1. Start with your credit.Credit reports are kept by the three major credit agencies, Experian, Equifax, and TransUnion.  A low credit score may hurt your chances for getting the best interest rate, or getting financing at all. So get a copy of your reports and know your credit scores.   Applying for credit, even if you don’t use it can also hurt your score, so try not to apply for any additional credit for at least 6 months before purchasing a home.  Be sure to address any errors on your credit report and document any efforts that you have made to correct those errors as a mortgage officer will want that paperwork.
  1. Set your budget. Next, you need to determine how much house you can afford. Meet with a Mortgage broker or a loan officer to be pre-approved by a lender. They will look at your income, debt, and credit to determine the kind of loan and what type of payment you can afford.  The size of your down payment will also determine how much you can afford.
  1. Save your pennies.You’ll need to come up with cash for your down payment and closing costs. Lenders usually like to see a minimum 20% of the home’s price as a down payment. If you can put down more than that, the lender may be willing to approve a larger loan or provide you with a better interest rate.  If you have less, there are various private and public agencies — including Fannie Mae, Freddie Mac, the Federal Housing Administration and the and the Department of Veterans Affairs that will provide low down payment mortgages through banks and mortgage companies. If you qualify, it’s possible to pay as little as 3% up front.  Once you’ve considered the down payment, make sure you’ve got enough to cover fees and closing costs. These may include the appraisal fee, loan fees, attorney’s fees, inspection fees, and the cost of a title search. They can easily add up to $5,000 to $10,000 — and often run to 5% of the mortgage amount.
  1. Find an agent: Most sellers will list their homes for sale through an agent.  But be aware that those agents work for the seller, not you. You need a buyer’s agent.   Get in touch with a Real Estate Agent that you are comfortable with and that can help you find the home that is best for your personal situation.  A buyer’s agent has the same access to homes for sale that a seller’s agent does, but their loyalty lays with you, not the seller.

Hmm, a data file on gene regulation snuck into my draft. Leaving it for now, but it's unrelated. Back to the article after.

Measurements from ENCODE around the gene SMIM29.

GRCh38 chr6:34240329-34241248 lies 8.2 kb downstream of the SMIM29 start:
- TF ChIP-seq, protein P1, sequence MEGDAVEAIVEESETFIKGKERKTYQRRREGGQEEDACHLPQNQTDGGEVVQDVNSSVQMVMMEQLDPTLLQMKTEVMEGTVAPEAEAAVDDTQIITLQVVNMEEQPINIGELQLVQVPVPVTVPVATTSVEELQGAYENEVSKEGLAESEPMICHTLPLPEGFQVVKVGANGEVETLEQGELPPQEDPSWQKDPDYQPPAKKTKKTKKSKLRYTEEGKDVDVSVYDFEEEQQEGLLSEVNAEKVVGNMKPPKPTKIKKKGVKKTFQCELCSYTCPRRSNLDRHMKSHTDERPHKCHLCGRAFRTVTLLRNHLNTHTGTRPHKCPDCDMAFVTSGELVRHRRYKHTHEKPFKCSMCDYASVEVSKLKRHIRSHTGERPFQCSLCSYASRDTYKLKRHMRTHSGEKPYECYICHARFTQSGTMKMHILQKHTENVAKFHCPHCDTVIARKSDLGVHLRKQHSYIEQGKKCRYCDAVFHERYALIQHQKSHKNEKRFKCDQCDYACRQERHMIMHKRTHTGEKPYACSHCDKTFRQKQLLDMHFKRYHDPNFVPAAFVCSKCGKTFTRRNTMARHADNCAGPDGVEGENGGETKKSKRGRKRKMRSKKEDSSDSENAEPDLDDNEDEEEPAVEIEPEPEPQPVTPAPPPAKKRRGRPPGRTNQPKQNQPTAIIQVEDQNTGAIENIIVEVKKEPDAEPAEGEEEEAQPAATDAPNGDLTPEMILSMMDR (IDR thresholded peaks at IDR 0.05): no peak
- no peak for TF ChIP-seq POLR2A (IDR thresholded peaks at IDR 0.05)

1. Search for a home. Your first step here is to figure out what city or neighborhood you want to live in. Try also to get an idea about the real estate market in the area. For example, if homes are selling close to or even above the asking price, that indicates a desirable area.  Consider house hunting in the off-season or during the colder months of the year. You’ll have less competition and sellers may be more willing to negotiate
  1. Make an offer. Once you find the house you want, it is time to make your bid. When working with a buyer’s broker, get advice from him or her on an initial offer. Try to line up comparable data on at least three houses that have sold recently in the area.  If you really want the house, don’t lowball the offer.   The seller may give up in disgust. Remember, that your leverage depends on the pace of the market. In a slow market, you’ve got muscle; in a hot market, you may have none at all.  Once you reach an agreed upon price, the seller’s agent will draw up an offer to purchase that includes an estimated closing date (usually 45 to 60 days from acceptance of the offer
  1. Enter contract. Have your buyer’s agent review this document to make sure the deal is contingent upon:
    1. your obtaining a mortgage
    2. a home inspection that shows no significant defects
    3. a guarantee that you may conduct a walk-through inspection 24 hours before closing.

You also need to make a good-faith deposit — usually 1% to 10% of the purchase price — that should be deposited        into an escrow account. The seller will receive this money after the deal has closed. If the deal falls through, you          will get the money back only if you or the home failed any of the contingency clauses.

  1. Secure a loan.Now call your mortgage broker or lender and submit your formal mortgage application.  Be sure to include the information from your preapproval as you want the process to be as streamlined as possible.
  1. Get an inspection: In addition to the appraisal that the mortgage lender will make of your home, you should hire your own home inspector. An inspection costs about $300, on average, and could cost up to $1,000.  Be sure that you ask to be there during the inspection.  This will allow you to learn a lot about your house.   If the inspector turns up major problems, like a roof that needs to be replaced, then ask your buyer’s agent to discuss it with the seller.  You will either want the seller to fix the problem before you move in, or deduct the cost of the repair from the final price. If the seller won’t agree to either remedy you may decide to walk away from the deal, which you can do without penalty as long as you have that contingency written into the contract.
  1. Close the deal. About two days before the actual closing, you will receive a final HUD Settlement Statement from your lender that lists all the charges you can expect to pay at closing. Review it carefully as it will detail all of the closing costs you will be required to pay at the closing.  It should also detail all expenses that you have already paid including inspections, application fees etc.  The actual closing is somewhat anticlimactic, but your buyer’s agent can brief you on the particulars.

Let your local Realtor at Thomas D. Brown Real Estate help you find and buy your dream home!

Information gathered from http://money.cnn.com/pf/money-essentials-home-buying/